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Students celebrate modern love with open mics, erotica and picnics

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Texture courtesy of Unsplash

Valentine's Day has been celebrated for centuries, and its indefinite origin has blossomed into a day dedicated to romance, relationships and friendships.

Some use the day to celebrate their partners, offering gifts like chocolate, while others celebrate general camaraderie. Despite the variety of celebrations to choose from, some people still disown it all together.

Junior Tara Hinton laughed when asked how she plans on celebrating Valentine’s Day. Hinton, along with Julia Elliot, was spending the day before Valentine's Day picnicking in Polk Place.

“This is how I’m celebrating it!” she said.

Hinton said she has no specific traditions on Valentine's Day, but spending quality time together is important. 

Elliot, however, had a different view.

“I think it’s kind of dumb,” she said. “It’s very much a capitalistic endeavor.” 

Elliot said she doesn't see the point in buying things on a specific day for the person you are with romantically. She said that she thinks people should have the feelings associated with Valentine’s Day everyday. 

She said that she likely wouldn't even offer a 'Happy Valentine’s Day.'

Nonetheless, come February, Chapel Hill was found celebrating the season of love in a variety of ways; from the University Place Harris Teeter dedicating an aisle to heart-shaped chocolate boxes, to the pink and red streamers decorating the suite hallways of Hinton James Residence Hall. 

A quick ride up the escalator of Lenoir Dining Hall will expose a red wrapped counter of stuffed animals and heart shaped trinkets, implying that even the Carolina Dining Services want to spread the love.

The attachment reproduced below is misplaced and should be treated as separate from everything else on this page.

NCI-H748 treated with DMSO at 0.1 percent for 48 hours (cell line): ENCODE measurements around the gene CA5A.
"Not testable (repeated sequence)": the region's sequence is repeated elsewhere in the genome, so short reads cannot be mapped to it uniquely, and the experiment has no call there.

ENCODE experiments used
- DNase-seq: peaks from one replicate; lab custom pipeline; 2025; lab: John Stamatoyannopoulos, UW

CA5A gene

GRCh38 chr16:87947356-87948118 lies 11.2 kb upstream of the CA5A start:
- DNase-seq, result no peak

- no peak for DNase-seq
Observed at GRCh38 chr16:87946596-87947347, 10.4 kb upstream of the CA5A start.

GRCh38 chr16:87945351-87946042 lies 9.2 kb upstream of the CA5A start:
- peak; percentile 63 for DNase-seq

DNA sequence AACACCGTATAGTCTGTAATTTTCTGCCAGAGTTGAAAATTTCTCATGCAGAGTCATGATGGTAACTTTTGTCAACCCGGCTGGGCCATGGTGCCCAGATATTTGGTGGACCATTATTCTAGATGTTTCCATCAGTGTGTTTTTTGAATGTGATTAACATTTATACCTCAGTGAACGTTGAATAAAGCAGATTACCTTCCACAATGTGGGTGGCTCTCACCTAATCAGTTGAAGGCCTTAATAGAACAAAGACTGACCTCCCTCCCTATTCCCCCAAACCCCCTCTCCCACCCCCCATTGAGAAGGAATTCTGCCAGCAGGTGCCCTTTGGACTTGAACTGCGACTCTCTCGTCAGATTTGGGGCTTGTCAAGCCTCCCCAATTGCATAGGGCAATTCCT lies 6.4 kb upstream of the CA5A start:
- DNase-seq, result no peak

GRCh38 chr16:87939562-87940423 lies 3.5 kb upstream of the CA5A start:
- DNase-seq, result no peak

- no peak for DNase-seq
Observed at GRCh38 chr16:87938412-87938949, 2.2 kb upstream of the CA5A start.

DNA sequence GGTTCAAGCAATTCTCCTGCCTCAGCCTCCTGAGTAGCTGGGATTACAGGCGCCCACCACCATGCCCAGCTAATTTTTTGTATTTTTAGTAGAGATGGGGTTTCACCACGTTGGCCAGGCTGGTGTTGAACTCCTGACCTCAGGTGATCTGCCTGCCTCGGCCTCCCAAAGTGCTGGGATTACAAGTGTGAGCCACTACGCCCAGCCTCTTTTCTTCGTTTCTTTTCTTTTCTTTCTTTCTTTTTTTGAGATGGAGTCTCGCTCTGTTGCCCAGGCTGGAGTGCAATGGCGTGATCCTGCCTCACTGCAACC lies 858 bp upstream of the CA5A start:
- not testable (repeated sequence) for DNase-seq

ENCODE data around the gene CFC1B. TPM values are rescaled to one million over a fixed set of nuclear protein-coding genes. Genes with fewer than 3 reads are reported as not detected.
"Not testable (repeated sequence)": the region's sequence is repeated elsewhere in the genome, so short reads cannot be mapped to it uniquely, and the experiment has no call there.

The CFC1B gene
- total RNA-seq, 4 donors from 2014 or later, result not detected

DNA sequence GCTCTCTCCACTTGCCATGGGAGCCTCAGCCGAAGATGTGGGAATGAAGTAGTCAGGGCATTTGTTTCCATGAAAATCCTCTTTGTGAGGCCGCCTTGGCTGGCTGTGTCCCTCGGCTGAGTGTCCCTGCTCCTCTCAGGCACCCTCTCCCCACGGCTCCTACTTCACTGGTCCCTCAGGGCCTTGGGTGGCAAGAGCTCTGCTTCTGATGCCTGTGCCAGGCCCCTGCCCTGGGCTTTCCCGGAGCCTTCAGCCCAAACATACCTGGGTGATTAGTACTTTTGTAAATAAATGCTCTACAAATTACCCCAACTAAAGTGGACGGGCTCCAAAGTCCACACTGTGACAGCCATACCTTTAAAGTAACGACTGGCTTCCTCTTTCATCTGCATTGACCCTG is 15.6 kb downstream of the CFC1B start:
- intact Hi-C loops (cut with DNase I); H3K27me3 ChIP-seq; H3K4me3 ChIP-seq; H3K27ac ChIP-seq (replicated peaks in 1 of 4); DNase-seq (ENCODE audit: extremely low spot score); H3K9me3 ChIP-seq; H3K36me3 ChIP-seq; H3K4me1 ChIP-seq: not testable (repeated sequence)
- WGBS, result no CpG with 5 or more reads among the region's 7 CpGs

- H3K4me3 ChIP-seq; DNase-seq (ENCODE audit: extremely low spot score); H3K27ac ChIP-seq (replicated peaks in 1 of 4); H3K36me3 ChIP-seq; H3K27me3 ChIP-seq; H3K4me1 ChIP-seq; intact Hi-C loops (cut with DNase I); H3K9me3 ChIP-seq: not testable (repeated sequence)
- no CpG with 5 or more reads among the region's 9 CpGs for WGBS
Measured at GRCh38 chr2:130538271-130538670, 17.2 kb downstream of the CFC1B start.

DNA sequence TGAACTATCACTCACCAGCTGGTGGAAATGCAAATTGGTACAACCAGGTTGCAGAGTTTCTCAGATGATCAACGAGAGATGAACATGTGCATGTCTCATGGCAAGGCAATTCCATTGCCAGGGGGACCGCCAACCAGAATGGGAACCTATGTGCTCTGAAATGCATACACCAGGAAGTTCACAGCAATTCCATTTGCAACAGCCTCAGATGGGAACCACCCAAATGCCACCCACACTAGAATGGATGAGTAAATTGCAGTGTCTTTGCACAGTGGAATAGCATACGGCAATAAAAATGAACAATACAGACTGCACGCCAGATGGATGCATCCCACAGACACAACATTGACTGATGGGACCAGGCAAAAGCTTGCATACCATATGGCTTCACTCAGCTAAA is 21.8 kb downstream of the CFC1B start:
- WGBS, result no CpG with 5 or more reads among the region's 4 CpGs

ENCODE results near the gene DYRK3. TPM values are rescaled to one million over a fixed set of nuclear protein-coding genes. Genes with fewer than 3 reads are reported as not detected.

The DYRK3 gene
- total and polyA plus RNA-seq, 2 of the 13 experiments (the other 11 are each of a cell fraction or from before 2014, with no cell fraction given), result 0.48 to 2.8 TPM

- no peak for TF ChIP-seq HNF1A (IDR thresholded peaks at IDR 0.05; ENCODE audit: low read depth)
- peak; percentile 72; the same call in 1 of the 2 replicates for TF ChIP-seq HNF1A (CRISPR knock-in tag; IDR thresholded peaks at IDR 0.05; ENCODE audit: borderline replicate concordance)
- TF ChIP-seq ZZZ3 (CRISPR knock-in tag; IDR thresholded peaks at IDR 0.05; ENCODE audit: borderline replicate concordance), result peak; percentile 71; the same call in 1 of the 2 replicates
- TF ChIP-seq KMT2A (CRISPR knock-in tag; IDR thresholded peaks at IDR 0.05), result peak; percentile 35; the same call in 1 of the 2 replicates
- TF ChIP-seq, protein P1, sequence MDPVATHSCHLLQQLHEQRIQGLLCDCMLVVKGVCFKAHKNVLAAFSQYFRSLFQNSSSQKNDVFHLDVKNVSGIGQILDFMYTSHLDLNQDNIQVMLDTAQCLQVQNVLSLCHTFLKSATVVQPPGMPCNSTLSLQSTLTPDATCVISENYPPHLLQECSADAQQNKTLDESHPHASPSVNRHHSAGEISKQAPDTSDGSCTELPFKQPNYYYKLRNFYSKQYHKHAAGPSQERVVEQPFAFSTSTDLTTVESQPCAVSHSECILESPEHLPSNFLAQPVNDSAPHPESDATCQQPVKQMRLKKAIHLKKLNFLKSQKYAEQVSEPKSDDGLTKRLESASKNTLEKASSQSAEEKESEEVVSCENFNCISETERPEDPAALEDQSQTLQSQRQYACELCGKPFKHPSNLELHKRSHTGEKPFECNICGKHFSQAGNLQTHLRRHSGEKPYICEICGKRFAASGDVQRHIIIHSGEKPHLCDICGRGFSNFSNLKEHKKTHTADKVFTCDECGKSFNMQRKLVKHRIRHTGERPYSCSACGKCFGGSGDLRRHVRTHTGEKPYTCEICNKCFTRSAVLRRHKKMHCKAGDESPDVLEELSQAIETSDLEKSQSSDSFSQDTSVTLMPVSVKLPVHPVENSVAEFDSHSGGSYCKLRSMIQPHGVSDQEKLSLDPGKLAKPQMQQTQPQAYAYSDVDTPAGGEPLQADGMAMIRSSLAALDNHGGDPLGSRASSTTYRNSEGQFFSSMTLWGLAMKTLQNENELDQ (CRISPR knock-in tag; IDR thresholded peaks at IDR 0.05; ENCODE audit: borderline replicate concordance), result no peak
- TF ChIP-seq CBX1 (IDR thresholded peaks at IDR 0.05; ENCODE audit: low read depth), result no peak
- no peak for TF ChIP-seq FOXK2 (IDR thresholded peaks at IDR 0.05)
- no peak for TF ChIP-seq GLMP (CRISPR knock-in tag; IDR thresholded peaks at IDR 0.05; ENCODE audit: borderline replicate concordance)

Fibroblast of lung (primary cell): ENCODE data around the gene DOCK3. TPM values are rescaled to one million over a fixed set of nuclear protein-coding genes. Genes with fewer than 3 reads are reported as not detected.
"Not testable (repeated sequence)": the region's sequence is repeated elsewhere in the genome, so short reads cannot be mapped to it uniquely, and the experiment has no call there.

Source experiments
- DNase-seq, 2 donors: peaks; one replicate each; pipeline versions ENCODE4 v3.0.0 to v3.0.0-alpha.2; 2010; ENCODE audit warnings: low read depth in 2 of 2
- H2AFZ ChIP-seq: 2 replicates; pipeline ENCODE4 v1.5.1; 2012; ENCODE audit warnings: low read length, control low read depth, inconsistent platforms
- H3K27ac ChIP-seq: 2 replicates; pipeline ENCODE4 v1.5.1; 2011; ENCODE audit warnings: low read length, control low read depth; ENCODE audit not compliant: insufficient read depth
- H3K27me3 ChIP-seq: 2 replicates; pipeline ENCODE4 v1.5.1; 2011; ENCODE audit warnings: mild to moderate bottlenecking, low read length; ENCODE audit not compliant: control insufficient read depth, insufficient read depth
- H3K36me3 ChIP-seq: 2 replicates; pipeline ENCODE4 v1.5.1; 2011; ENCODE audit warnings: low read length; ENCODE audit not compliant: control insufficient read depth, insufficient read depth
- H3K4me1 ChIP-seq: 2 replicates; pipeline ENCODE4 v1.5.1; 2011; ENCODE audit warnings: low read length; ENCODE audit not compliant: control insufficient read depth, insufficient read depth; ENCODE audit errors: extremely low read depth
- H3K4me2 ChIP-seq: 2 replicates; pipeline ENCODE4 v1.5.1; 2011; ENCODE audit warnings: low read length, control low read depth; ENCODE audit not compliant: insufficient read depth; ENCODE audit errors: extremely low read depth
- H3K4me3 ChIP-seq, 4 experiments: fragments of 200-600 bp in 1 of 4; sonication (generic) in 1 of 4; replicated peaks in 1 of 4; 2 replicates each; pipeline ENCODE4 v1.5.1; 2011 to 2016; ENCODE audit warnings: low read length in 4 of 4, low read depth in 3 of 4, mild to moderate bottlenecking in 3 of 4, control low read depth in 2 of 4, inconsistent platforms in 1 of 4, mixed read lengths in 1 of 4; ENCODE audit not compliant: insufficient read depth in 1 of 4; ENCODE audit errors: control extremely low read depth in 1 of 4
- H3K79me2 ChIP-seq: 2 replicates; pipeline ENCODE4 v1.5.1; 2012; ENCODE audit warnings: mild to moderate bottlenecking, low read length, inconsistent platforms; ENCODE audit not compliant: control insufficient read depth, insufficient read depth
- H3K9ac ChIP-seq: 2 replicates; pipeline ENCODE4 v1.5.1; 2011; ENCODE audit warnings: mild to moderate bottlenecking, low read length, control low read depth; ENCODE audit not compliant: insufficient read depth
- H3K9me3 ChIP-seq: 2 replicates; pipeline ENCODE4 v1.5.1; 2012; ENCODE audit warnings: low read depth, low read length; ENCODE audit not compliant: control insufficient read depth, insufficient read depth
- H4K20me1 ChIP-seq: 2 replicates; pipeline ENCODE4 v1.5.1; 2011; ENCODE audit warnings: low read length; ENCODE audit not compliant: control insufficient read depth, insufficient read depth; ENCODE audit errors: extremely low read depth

Just beyond campus, a yearly Valentine’s tradition took place at Franklin Street’s Varsity Theatre. LAB!, UNC's oldest student theatre group hosted a night of live readings of erotica and fan fiction to celebrate the day of love. Surrounded by heart-shaped balloons, students read works that they had found or wrote themselves for a night that organizer and UNC senior Julia Finke described as silly and fun.

Finke said that sex, like that represented in erotica, is a big part of Valentine's Day and the reading provides a fun way to enjoy the holiday, even if you don't have a valentine.

“I haven't really had to worry about not having one because I knew that I would have plans with live readings because it was a fun, guaranteed night that you're going to have with a bunch of your friends,” Finke said.

On Friday, another annual tradition took place in a similar fashion. Once a year around Feb. 14, The Meantime Coffee Co. — UNC’s only student-run, non-profit coffee shop —hosts an open mic event in the Campus Y building. While not created specifically for Valentine’s Day, the event has encapsulated the theme of love over the years. 

Junior Rose Houck, the marketing director at Meantime, described the event as a way to spread love around campus during the Valentine's Day season. From original songs to poetry segments, students came together to showcase unique talents and interests in front of a large hanging heart decoration

“People were singing songs about love and heartbreak, and poems that exemplified the diversity and complicated nature that modern love is,” Houck said. “That was really beautiful to be a part of and witness.”

@dthlifestyle | lifestyle@dailytarheel.com

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